These days, I'm an engineering manager at Reddit, where I lead the Advertiser Optimization team. I was recently invited by the /r/RedditEng team to sh

Reddit Interview Problems: The Game of Life

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2021-08-16 20:00:11

These days, I'm an engineering manager at Reddit, where I lead the Advertiser Optimization team. I was recently invited by the /r/RedditEng team to share an interview problem I previously used to screen candidates. It was published here, but I've reposted it here with better formatting.

I was introduced to technical interviews when I was applying to my first tech job back in 2012. I heard the prompt, scribbled my answer on the whiteboard, answered some questions, and left, black marker dust covering my hands and clothes. At the time, the process was completely opaque to me: all I could do was anxiously wait for a response, hoping that I had met whatever criteria the interviewer had.

These days, things are a little different. When I was an engineer it was me asking the questions and judging the answers. Now that I'm a manager, it's me who receives feedback from the interviewers and decides whether or not to extend an offer. I've had a chance to experience all sides of the process, and in this post I’d like to share some of that experience.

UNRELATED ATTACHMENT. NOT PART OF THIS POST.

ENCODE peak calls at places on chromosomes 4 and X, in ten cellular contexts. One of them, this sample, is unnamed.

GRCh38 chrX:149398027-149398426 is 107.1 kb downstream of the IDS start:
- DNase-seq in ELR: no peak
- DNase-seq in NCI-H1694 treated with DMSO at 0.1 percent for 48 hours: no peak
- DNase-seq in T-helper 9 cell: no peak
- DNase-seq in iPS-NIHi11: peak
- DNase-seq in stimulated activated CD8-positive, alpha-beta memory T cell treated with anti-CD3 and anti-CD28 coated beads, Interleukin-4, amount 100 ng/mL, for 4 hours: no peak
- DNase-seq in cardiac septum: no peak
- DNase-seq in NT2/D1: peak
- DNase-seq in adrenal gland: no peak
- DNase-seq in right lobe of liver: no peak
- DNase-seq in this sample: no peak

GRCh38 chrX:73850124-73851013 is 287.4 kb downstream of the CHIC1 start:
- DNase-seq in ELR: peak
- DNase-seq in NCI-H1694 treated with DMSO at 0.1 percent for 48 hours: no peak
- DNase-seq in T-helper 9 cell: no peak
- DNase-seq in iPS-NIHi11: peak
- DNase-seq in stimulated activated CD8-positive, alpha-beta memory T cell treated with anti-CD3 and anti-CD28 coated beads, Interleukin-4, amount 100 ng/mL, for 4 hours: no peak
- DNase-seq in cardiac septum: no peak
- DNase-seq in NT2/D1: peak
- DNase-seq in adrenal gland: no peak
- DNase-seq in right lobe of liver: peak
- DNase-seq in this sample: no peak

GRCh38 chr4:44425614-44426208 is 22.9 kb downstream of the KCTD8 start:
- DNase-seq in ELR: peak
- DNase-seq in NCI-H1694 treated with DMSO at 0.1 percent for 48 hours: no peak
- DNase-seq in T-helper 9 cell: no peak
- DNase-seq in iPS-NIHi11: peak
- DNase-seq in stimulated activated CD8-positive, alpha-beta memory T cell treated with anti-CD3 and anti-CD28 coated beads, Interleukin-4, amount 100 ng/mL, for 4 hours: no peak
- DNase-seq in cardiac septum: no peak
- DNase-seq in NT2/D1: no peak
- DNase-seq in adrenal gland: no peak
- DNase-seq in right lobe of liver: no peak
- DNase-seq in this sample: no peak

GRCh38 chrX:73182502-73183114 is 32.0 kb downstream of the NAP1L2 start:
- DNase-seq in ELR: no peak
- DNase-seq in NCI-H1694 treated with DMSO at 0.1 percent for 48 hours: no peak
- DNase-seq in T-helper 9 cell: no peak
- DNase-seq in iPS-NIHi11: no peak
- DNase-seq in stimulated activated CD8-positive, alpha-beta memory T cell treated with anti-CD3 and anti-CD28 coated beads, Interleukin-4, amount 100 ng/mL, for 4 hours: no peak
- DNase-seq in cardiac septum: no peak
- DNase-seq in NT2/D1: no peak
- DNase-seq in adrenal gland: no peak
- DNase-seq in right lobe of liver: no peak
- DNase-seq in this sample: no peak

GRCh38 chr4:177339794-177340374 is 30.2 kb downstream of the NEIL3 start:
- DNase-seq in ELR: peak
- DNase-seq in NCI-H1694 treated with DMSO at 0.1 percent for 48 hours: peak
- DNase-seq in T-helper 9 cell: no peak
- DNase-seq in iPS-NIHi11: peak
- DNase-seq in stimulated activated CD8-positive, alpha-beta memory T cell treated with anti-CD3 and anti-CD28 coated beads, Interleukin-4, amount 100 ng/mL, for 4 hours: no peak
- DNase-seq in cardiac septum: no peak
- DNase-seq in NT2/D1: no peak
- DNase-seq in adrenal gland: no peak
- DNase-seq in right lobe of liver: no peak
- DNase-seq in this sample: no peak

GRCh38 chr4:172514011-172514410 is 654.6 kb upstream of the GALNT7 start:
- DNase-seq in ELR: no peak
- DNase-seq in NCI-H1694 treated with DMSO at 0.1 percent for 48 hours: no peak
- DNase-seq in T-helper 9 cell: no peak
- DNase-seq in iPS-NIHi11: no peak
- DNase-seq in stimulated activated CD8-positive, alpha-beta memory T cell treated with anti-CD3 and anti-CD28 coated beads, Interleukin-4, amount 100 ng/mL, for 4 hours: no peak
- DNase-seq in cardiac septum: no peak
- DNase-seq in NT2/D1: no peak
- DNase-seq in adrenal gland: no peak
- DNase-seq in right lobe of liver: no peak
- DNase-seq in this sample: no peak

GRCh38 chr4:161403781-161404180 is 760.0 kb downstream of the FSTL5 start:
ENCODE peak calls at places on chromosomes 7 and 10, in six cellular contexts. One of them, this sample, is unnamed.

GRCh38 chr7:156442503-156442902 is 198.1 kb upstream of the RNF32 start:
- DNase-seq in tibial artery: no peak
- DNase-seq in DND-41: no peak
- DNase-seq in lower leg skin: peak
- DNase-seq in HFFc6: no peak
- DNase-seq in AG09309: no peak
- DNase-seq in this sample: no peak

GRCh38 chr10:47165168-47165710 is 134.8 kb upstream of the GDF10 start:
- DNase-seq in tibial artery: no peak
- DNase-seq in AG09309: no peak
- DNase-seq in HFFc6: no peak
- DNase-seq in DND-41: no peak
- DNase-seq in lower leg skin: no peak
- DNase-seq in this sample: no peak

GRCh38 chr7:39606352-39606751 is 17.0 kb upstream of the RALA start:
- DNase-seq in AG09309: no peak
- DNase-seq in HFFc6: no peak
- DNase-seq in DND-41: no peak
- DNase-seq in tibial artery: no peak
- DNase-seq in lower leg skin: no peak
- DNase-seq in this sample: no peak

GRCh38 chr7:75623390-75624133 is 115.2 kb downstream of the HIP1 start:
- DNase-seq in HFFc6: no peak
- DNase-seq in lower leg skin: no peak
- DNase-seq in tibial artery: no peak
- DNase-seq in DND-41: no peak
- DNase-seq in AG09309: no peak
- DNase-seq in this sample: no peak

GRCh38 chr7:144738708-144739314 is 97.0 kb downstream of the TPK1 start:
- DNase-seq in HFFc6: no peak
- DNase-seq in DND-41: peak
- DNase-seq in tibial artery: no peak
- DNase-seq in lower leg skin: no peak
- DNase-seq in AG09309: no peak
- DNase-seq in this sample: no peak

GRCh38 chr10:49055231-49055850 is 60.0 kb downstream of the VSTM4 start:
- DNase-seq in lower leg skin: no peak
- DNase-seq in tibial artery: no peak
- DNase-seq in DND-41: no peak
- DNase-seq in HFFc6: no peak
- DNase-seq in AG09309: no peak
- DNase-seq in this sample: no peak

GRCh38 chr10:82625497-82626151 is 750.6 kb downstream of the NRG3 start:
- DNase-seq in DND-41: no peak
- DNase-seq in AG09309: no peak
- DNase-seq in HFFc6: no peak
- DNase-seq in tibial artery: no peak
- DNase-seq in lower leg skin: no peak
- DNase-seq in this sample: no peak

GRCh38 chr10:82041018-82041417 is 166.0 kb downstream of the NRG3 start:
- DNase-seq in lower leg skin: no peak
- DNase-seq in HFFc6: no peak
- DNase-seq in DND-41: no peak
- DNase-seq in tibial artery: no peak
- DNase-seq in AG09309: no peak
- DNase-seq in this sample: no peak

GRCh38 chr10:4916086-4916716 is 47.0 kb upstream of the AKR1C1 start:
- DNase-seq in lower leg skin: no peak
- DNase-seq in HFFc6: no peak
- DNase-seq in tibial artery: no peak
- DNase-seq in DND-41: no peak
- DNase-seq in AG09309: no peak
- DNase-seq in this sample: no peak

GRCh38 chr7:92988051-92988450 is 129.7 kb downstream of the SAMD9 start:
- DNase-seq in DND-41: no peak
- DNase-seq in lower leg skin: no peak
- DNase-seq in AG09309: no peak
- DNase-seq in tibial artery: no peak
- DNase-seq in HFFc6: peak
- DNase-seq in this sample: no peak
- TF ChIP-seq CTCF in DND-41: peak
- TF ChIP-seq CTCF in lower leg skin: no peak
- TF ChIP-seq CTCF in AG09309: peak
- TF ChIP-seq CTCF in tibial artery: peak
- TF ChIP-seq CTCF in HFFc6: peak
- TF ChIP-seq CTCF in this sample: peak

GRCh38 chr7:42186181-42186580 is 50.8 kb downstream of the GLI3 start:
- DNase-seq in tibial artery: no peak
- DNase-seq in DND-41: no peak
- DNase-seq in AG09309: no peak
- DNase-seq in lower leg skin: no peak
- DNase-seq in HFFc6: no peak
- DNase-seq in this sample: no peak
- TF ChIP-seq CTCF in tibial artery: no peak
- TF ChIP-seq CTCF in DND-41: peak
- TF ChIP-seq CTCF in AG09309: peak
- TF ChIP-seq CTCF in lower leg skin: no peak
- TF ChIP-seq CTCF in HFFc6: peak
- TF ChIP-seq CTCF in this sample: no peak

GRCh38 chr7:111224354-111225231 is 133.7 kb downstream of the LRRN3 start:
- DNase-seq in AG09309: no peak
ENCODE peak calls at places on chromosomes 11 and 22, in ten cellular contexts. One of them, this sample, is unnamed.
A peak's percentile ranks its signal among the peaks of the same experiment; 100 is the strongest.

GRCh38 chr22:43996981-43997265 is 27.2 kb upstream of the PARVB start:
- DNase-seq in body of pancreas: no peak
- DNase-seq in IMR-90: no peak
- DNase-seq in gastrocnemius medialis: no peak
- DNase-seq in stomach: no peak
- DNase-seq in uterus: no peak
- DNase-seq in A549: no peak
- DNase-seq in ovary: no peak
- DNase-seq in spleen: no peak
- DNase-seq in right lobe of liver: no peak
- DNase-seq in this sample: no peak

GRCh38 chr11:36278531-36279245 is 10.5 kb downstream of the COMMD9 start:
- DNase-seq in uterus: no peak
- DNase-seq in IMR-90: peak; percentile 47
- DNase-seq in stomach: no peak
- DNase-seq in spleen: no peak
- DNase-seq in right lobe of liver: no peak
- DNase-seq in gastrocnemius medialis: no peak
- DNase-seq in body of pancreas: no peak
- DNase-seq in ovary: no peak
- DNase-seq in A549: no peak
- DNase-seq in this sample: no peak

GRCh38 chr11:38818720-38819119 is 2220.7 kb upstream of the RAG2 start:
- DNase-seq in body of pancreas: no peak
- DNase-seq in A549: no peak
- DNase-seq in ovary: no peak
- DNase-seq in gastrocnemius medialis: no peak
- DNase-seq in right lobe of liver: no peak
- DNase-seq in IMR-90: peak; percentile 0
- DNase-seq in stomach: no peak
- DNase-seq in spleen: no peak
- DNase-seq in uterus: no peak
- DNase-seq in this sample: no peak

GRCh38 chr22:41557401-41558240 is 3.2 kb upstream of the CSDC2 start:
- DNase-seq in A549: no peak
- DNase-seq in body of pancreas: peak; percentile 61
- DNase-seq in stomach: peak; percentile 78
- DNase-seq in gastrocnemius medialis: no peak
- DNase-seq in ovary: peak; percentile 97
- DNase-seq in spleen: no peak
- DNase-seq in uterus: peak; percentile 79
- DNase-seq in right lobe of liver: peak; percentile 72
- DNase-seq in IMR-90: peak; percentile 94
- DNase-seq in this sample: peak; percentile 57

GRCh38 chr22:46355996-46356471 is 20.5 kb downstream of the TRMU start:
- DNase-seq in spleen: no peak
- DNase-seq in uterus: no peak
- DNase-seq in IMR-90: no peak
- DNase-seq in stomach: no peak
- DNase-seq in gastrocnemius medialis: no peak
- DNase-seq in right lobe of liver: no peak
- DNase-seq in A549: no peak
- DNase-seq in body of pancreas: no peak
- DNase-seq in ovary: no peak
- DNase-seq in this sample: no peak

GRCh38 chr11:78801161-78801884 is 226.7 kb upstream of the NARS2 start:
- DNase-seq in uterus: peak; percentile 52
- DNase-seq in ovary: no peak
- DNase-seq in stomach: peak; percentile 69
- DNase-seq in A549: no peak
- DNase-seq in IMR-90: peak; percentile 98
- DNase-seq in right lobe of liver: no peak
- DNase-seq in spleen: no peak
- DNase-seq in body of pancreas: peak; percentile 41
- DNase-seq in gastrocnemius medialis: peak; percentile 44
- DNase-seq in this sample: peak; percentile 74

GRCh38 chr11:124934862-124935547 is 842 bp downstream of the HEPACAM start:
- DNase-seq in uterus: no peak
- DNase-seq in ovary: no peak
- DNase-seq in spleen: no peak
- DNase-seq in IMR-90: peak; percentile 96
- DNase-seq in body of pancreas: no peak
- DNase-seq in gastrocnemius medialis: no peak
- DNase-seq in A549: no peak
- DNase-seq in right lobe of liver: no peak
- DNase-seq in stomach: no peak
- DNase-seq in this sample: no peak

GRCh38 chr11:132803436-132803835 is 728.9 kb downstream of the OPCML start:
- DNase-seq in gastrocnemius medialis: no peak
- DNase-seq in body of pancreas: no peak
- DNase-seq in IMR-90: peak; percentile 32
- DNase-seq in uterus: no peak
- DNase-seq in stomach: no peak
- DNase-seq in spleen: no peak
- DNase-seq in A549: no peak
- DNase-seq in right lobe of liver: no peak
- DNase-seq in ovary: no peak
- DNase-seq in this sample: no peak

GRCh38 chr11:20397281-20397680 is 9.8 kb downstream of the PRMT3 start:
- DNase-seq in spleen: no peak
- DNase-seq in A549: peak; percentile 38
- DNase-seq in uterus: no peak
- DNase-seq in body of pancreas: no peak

To that end, I'm going to break down a real question that we previously asked here at Reddit until it was retired, and then I'm going to tell you how it was evaluated and why I think it's a good question. I hope you'll come away feeling more informed about and prepared for the interview process.

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